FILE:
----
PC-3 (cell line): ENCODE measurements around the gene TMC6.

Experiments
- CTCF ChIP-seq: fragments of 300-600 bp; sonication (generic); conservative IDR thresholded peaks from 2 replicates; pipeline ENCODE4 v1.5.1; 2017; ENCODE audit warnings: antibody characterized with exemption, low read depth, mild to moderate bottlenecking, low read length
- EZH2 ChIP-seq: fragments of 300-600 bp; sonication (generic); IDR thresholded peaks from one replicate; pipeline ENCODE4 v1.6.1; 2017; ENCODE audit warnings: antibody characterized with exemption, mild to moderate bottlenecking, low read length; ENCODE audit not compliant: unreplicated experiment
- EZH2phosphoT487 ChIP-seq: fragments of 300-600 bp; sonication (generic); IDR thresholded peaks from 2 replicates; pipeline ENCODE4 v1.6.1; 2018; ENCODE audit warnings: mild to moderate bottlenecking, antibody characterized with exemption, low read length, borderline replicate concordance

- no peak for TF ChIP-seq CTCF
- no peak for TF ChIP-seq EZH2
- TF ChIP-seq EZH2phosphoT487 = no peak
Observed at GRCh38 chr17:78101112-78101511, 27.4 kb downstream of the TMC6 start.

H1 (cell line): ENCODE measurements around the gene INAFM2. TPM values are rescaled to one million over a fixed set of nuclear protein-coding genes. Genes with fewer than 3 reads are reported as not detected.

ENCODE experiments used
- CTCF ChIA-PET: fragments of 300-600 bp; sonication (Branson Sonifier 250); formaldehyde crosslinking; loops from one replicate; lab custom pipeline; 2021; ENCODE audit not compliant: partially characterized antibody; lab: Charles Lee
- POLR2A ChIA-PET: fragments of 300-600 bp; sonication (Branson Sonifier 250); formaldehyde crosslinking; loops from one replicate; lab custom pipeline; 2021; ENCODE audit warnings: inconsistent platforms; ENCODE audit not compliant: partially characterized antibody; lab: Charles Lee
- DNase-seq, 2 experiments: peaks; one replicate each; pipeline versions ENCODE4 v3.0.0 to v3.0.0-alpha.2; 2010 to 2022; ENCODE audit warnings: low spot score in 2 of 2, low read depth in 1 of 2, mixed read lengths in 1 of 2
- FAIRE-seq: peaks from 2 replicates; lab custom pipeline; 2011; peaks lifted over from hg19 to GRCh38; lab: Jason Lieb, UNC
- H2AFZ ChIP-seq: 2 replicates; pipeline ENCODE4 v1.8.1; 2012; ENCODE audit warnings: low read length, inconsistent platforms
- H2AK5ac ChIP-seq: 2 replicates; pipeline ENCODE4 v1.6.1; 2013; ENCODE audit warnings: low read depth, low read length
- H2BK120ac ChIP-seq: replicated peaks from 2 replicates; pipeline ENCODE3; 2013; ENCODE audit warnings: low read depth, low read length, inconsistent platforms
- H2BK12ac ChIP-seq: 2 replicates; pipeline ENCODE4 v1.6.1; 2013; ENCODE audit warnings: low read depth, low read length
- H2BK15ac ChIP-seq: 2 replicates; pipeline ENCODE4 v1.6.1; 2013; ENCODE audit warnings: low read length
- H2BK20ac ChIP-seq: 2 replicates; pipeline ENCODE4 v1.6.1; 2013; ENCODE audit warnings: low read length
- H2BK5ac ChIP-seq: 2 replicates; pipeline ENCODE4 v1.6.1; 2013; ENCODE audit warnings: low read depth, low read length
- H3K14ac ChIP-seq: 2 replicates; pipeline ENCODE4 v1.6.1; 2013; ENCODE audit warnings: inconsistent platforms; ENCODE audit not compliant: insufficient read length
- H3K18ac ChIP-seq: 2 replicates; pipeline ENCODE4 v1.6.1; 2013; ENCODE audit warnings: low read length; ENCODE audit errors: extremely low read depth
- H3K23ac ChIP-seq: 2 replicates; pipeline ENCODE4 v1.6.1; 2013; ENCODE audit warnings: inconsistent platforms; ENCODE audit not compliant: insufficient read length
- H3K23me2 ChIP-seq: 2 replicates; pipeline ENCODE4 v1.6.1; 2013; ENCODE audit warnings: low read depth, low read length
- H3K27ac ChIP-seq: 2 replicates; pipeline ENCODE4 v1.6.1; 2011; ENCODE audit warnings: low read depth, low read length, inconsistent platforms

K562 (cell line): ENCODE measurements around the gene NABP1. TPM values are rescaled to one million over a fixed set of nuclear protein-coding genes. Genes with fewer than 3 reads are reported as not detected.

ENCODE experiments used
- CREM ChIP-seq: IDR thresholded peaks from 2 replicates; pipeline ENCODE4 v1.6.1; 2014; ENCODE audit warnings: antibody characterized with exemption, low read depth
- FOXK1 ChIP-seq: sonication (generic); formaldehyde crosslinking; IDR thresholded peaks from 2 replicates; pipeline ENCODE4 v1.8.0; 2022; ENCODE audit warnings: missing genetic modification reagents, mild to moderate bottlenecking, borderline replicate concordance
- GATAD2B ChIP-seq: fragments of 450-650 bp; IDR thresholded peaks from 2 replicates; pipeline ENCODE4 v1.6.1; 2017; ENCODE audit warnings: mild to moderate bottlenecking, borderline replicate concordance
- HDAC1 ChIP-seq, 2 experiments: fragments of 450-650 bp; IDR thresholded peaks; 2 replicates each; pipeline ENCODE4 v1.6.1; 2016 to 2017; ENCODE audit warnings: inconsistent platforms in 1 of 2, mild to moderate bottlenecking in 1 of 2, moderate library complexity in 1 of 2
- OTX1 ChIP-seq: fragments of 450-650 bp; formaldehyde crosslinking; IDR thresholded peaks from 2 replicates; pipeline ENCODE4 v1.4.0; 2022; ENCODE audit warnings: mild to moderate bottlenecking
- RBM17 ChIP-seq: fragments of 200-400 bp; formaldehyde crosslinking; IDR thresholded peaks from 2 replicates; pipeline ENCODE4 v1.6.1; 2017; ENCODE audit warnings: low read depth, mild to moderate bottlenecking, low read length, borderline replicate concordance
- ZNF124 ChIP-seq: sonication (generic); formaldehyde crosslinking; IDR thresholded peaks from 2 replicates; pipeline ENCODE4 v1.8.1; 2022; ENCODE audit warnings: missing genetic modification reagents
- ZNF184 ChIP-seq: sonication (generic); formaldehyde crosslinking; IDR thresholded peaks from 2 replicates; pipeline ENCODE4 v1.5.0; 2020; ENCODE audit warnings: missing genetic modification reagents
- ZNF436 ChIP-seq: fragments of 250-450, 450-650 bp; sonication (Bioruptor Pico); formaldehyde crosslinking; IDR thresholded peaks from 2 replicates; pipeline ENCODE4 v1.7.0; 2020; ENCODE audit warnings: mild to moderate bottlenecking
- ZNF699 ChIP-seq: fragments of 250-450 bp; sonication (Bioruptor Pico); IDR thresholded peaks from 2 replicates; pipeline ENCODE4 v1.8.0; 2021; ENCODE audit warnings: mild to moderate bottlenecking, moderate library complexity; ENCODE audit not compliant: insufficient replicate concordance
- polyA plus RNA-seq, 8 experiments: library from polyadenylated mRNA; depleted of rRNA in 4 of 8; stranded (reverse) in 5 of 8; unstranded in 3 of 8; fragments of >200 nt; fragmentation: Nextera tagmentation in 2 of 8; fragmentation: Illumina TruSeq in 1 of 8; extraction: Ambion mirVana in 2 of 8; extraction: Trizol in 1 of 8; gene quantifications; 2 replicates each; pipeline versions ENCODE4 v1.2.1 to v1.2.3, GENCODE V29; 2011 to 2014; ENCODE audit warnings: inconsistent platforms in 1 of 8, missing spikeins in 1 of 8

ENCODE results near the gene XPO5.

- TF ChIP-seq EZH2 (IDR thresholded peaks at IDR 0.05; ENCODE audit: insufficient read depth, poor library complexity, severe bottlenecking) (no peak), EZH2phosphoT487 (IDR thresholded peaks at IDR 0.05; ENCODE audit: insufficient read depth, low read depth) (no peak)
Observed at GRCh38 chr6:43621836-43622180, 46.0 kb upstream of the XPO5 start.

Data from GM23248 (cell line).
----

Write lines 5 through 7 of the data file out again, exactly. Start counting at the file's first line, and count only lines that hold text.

- EZH2phosphoT487 ChIP-seq: fragments of 300-600 bp; sonication (generic); IDR thresholded peaks from 2 replicates; pipeline ENCODE4 v1.6.1; 2018; ENCODE audit warnings: mild to moderate bottlenecking, antibody characterized with exemption, low read length, borderline replicate concordance

- no peak for TF ChIP-seq CTCF
- no peak for TF ChIP-seq EZH2